Strathcylde students create petition to protest exams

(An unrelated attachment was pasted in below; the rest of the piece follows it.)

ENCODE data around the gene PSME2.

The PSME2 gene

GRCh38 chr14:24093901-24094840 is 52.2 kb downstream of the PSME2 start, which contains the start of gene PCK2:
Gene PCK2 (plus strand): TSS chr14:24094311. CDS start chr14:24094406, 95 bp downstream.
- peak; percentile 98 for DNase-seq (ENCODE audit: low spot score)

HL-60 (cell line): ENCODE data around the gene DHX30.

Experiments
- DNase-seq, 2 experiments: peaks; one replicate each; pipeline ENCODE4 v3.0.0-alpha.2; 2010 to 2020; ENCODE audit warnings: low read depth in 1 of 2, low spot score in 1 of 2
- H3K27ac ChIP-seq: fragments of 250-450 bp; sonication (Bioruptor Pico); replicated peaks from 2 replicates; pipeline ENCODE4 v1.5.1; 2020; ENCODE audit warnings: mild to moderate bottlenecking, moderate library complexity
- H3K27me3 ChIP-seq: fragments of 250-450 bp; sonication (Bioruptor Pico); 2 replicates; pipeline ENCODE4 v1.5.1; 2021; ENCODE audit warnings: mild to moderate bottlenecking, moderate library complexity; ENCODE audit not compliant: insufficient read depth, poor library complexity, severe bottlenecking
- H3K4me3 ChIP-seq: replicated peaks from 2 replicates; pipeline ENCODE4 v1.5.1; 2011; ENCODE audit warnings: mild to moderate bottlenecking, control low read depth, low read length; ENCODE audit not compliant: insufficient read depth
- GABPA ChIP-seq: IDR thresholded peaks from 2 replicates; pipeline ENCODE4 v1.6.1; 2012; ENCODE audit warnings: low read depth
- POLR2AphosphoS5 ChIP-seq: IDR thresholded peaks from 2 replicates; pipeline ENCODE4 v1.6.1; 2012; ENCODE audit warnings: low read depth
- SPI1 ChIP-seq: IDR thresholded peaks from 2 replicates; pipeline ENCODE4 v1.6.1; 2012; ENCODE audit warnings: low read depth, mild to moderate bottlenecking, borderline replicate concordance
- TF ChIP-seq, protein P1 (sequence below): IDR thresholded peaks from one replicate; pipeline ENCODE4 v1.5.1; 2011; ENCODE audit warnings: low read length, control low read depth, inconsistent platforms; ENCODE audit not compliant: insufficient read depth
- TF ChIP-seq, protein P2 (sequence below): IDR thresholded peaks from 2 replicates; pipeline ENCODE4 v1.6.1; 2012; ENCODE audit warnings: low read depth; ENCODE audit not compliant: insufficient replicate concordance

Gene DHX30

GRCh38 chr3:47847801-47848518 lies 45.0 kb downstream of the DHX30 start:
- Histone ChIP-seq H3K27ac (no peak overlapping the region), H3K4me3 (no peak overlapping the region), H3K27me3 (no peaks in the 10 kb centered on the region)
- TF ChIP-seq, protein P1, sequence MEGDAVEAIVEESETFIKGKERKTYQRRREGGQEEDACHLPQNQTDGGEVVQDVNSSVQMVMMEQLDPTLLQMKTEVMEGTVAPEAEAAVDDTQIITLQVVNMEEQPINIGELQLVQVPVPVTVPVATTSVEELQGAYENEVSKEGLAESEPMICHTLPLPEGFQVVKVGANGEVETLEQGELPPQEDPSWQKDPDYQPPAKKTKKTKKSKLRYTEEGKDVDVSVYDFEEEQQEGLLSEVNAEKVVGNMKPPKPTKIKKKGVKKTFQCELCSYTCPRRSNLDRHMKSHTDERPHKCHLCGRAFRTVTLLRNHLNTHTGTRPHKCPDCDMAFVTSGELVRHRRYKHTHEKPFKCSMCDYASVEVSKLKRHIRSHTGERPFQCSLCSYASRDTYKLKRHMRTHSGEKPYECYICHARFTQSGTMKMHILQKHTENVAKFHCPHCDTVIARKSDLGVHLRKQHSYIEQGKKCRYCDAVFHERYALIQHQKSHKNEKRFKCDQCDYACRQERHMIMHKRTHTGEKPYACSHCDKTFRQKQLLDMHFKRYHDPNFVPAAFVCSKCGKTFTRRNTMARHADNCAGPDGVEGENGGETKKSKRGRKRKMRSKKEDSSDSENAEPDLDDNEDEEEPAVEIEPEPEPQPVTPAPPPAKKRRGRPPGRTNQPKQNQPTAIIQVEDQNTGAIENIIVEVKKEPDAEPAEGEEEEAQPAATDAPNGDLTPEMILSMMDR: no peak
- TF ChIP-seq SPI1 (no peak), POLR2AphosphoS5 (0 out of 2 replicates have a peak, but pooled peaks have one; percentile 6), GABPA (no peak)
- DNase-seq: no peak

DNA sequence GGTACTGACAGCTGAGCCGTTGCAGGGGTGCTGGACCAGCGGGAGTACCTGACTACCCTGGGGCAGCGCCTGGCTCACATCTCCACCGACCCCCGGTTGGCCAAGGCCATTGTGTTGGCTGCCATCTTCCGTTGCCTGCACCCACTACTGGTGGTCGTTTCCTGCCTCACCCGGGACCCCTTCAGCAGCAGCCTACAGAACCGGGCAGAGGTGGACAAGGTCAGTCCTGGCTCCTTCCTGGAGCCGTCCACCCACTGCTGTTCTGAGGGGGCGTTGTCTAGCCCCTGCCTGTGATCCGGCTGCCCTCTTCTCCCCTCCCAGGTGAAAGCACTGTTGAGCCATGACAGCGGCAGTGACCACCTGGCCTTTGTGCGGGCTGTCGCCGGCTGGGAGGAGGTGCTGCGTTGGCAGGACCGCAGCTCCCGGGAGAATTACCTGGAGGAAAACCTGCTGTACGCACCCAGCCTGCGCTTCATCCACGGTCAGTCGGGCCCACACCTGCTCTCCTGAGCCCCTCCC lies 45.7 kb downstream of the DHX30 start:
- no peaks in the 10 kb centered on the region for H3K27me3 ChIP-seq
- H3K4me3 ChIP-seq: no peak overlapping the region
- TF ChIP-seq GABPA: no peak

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Students from Strathclyde University are protesting over their packed exam timetable, arguing it causes stress and will lead to them getting poor results. More than 1,000 students from the university, in Glasgow, are calling for the institution to space exams out rather than having them on the same or consecutive days. Leading the protest, the University of Strathclyde Students' Association (USSA), will hand over a petition calling for change to the university's vice- principal, Professor Kenneth Miller, later this week. Rebecca Maxwell Stuart, the Student Union's Vice-President for Education, said: "Not only does exam bunching prevent students from performing at their best, but it can also lead to high stress levels and affects their mental well-being. “We hope the university will listen to our students' concerns.” This ‘exam bunching’ is something that has always been the norm especially during GCSE’s and even A Levels, where students often sit two or three exams in one day. So should we really be shocked that these students are trying to change things? The majority would agree that exams are stressful. Students at Strathclyde University say too many exams in a short space of time leads to them getting worse results. A spokesman for the UCU Scotland union, which represents lecturers, called for Strathclyde to listen to the concerns of its students. "For educational reasons the university should make every effort to avoid exam bunching especially as this has greater impact on those students who the Government are encouraging universities to recruit to widen access." However, it may not be as easy as changing a few dates on a timetable. A spokesperson for Strathclyde University said: "The examination schedule is a complex matter involving hundreds of examinations for thousands of students in a short time frame. "We look forward to working in partnership with the students' association to optimise the examination timetable." What do you think? Is it about time we got rid of exam bunching or should students just get on with studying for exams rather than petitions? The structure of exams has always been under scruitiny but do you think 'exam bunching' will ever be a thing of the past?